A late bedtime the previous night makes the boy grumpy and resistant to everything - school, riding a bus, you name it. The preschooler is also along for the ride. We find a parking space on a side street less than a minute's walk from our stop.

We learn some real lessons.

I carefully give our son exact change for the bus (as we had not bought a pass for him yet). He later assures me he has it in his pocket. However, by some evil magic, the money is gone when the bus actually arrives. I have no other small change.

Since I paid for myself with a pass, the bus driver kindly just lets us all on. On our way at last.

The kids are intrigued by the unusual occurrence of the bus driver backing up in a narrow suburban street to make a turn he misses.

In my concern not to miss our stop, I get us off one stop before the right one - cue complaints from Mr Grumpy about the 100m torture trek to the school.

Preschooler and I soon get our bus back to our do-it-yourself park'n'ride with no incidents.

Day 2 - Lessons Learned

Mood much better all around. It is just me and my schoolkid, and I keep firm hold of the bus fare myself. There are no bus backups, and we even get the stop right across from the school.

Days 3 and 4

By this time, I've bought him a bus card of his very own. He enjoys using it to make the system go beep.

We are now relaxed enough for me to ask him to pay attention to the trip. When he travels alone, I will make sure we tell the driver where he needs to go (in case the uniform isn't enough of a clue). Bus drivers are usually helpful about this, especially if it means they don't end up with a child stuck on their bus, and this is a quiet route at this time of day.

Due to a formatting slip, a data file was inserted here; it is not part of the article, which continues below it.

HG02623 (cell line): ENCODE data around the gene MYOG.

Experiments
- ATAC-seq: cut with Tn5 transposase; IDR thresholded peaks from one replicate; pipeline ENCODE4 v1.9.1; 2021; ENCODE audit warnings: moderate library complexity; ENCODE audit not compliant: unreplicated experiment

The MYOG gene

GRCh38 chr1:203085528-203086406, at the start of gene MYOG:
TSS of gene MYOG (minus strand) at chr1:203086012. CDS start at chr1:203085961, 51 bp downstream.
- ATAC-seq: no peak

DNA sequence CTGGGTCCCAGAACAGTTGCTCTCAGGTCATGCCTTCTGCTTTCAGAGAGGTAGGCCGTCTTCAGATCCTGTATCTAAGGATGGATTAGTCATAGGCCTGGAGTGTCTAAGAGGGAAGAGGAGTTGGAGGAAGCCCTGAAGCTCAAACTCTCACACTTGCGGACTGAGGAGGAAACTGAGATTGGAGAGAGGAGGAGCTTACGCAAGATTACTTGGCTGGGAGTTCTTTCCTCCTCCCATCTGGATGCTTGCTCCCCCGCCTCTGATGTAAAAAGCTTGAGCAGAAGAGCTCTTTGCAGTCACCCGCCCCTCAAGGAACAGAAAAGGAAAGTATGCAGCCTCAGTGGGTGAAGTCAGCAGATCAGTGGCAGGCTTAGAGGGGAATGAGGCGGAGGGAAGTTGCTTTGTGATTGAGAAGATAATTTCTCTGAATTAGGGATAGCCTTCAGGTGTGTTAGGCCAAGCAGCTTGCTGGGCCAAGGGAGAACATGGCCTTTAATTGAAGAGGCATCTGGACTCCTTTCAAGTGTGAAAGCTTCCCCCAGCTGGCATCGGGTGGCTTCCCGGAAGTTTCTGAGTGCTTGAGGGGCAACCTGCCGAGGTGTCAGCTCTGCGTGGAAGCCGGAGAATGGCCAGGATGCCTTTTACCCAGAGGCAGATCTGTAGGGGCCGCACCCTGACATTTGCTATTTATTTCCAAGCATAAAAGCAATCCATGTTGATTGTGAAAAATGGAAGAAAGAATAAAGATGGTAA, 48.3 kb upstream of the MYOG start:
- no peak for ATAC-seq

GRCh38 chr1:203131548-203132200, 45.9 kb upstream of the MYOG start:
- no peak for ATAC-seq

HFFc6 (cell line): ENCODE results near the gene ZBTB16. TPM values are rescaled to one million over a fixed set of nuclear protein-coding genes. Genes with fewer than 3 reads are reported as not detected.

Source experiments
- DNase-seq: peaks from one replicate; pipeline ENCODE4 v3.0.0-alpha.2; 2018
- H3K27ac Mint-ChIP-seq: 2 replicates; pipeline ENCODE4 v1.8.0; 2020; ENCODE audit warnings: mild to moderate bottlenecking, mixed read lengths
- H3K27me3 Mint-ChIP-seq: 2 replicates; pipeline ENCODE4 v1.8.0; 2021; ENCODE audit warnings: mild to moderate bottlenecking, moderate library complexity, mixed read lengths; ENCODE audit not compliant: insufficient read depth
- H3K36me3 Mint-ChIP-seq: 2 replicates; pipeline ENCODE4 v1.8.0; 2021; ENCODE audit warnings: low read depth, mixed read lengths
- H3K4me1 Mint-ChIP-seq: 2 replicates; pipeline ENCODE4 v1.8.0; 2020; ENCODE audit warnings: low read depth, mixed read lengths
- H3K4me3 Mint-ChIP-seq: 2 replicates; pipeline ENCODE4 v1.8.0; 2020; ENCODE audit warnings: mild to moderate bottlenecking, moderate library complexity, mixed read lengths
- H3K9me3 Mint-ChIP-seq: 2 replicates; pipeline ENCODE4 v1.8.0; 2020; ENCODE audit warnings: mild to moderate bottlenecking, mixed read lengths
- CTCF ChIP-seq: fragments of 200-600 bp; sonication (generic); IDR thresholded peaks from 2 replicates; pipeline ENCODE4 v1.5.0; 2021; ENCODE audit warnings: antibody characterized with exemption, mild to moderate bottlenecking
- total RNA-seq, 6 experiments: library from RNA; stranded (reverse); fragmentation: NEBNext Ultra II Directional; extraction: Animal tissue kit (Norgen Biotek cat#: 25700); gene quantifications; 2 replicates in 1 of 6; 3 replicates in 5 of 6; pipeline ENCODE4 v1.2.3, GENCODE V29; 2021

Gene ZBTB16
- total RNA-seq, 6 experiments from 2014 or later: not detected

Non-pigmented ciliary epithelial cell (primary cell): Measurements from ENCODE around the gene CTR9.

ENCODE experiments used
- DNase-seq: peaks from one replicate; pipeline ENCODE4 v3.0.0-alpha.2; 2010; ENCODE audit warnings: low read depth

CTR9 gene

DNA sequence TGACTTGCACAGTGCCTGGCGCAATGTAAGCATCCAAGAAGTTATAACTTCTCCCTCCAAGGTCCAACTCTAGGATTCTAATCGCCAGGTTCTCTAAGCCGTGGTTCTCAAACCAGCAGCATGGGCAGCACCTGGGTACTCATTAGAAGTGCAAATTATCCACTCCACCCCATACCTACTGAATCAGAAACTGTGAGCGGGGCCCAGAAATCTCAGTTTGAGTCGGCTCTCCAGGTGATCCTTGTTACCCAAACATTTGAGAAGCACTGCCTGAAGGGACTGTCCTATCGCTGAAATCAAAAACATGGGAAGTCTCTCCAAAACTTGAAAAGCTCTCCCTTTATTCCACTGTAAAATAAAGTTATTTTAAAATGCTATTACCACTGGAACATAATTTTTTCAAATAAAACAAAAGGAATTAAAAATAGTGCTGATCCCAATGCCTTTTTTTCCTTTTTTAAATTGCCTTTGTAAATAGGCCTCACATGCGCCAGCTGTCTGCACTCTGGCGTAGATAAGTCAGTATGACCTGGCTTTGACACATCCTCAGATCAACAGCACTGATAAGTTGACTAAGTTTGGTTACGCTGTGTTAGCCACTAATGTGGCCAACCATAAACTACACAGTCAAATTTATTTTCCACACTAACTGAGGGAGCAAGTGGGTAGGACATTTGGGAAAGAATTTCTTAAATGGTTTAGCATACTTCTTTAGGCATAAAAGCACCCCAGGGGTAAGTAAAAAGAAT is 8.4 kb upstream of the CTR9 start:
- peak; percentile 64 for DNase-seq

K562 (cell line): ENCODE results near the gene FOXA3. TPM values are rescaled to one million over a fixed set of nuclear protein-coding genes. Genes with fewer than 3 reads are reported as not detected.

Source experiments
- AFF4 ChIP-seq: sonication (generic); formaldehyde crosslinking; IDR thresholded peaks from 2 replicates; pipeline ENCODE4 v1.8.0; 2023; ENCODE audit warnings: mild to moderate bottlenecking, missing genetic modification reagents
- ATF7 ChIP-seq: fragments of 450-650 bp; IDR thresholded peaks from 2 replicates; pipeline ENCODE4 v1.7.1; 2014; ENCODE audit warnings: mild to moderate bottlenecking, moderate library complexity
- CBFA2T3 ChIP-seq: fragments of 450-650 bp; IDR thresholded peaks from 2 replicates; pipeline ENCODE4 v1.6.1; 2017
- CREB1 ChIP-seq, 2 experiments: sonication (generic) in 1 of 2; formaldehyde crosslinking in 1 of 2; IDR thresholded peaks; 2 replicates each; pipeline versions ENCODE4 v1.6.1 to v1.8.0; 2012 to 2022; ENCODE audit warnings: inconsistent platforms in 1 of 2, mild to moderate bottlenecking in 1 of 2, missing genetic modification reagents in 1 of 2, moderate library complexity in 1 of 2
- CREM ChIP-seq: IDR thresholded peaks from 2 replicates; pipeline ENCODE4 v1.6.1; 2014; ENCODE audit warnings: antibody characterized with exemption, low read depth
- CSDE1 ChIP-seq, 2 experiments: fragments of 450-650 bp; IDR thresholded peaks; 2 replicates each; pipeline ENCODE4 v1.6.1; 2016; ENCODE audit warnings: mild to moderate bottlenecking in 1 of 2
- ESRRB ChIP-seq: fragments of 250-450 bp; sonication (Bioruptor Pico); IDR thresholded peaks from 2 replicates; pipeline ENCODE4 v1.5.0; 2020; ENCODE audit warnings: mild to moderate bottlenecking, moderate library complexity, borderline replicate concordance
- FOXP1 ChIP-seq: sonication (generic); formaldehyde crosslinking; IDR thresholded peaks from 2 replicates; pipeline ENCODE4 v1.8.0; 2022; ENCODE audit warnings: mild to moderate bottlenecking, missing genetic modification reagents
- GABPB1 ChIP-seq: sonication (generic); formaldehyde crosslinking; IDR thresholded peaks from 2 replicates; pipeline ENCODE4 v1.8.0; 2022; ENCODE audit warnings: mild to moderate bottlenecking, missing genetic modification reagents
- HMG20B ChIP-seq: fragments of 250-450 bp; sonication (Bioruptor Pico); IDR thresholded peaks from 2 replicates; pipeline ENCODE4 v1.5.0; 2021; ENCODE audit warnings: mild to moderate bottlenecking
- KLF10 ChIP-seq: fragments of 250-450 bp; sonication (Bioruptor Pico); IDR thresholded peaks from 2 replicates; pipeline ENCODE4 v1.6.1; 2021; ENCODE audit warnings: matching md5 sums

We see one other child from his school travelling alone.

And then we have to stop for the summer holidays.

First Day of School

I am optimistic about our progress, but I have no fixed idea when he will want to travel on his own. I also don't count on jumping right back into it after a long holiday. I don't mind because you know what? Riding the bus is a lot less stressful than driving the school run.

But he agrees to a very mild suggestion that he might ride on his own today. He says, "not many other kids have their own bus card, I bet" and loves how we attached it with a lanyard to his bag. So we all take the leap of faith - it will be tricky if he gets nerves at the last minute, because if I and our preschooler have to get on with him at the last minute, that will make her very late.

He is a bit startled when the card comes free from the lanyard with his enthusiastic tug, but we both remember to tell the driver his destination. Soon he is sitting carefully in front and ready to go. And as the morning wears on with no report of a truant child, I relax.

At the end of the day, he says it was really fun and cool. He and his friend can't wait to tell me how his friend saw us at the bus stop (while in their car), and him in the bus, and caught up with the bus near the school. And that her mother might even try to get her riding the same bus too.

Second Day of School

We miss the bus.


What would it take to get you on a bus?